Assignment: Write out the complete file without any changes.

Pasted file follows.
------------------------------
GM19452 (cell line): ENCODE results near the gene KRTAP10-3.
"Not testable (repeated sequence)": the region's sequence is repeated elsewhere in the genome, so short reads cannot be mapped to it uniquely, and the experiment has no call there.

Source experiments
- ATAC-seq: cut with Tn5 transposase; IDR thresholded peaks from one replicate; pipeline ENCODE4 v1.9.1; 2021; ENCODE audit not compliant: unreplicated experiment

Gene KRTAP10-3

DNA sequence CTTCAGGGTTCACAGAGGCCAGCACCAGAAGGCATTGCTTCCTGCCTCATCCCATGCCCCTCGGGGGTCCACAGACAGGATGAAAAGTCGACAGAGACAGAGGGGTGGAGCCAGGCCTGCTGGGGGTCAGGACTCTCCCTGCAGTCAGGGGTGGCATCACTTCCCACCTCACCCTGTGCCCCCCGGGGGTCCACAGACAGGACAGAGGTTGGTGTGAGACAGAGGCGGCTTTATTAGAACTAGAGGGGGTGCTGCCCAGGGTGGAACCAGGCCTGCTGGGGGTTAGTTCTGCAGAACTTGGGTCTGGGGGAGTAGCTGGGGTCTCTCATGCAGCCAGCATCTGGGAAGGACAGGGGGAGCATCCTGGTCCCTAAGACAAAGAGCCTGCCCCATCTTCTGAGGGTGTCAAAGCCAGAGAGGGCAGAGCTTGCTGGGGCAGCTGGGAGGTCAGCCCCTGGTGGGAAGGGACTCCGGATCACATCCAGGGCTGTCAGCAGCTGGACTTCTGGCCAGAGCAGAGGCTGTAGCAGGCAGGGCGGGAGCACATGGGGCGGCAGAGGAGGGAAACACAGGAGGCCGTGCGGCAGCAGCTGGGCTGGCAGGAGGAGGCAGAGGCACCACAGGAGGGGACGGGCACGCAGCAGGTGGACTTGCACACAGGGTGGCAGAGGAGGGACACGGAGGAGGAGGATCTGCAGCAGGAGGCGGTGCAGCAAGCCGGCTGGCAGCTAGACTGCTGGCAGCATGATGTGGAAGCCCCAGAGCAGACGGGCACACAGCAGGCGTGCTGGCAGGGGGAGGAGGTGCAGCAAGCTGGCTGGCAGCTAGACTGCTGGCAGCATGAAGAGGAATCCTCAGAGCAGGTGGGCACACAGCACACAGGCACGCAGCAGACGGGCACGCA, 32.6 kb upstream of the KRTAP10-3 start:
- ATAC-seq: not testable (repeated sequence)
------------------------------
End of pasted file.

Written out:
GM19452 (cell line): ENCODE results near the gene KRTAP10-3.
"Not testable (repeated sequence)": the region's sequence is repeated elsewhere in the genome, so short reads cannot be mapped to it uniquely, and the experiment has no call there.

Source experiments
- ATAC-seq: cut with Tn5 transposase; IDR thresholded peaks from one replicate; pipeline ENCODE4 v1.9.1; 2021; ENCODE audit not compliant: unreplicated experiment

Gene KRTAP10-3

DNA sequence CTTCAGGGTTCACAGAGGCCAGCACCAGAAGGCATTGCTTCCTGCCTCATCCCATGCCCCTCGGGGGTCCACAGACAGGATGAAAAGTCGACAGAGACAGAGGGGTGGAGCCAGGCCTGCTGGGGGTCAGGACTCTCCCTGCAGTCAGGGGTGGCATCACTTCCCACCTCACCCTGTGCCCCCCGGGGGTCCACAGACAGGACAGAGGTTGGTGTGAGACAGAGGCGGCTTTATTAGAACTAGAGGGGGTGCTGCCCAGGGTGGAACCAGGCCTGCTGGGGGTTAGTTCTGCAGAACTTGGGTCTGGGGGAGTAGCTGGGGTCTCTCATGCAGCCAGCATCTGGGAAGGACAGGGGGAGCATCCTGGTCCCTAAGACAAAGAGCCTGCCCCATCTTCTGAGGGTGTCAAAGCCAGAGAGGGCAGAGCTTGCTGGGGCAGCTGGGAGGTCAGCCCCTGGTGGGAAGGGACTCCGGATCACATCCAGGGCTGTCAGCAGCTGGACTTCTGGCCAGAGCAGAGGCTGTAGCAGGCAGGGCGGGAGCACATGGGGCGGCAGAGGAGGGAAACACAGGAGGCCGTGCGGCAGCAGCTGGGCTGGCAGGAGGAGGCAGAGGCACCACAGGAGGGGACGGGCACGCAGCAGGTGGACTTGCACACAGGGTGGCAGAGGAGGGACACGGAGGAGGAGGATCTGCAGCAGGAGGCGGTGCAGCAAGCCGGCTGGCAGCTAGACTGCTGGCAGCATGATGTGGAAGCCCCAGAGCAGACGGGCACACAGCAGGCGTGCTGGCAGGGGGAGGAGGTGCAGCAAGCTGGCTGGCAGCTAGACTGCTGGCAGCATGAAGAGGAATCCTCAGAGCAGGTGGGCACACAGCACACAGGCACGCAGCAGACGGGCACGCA, 32.6 kb upstream of the KRTAP10-3 start:
- ATAC-seq: not testable (repeated sequence)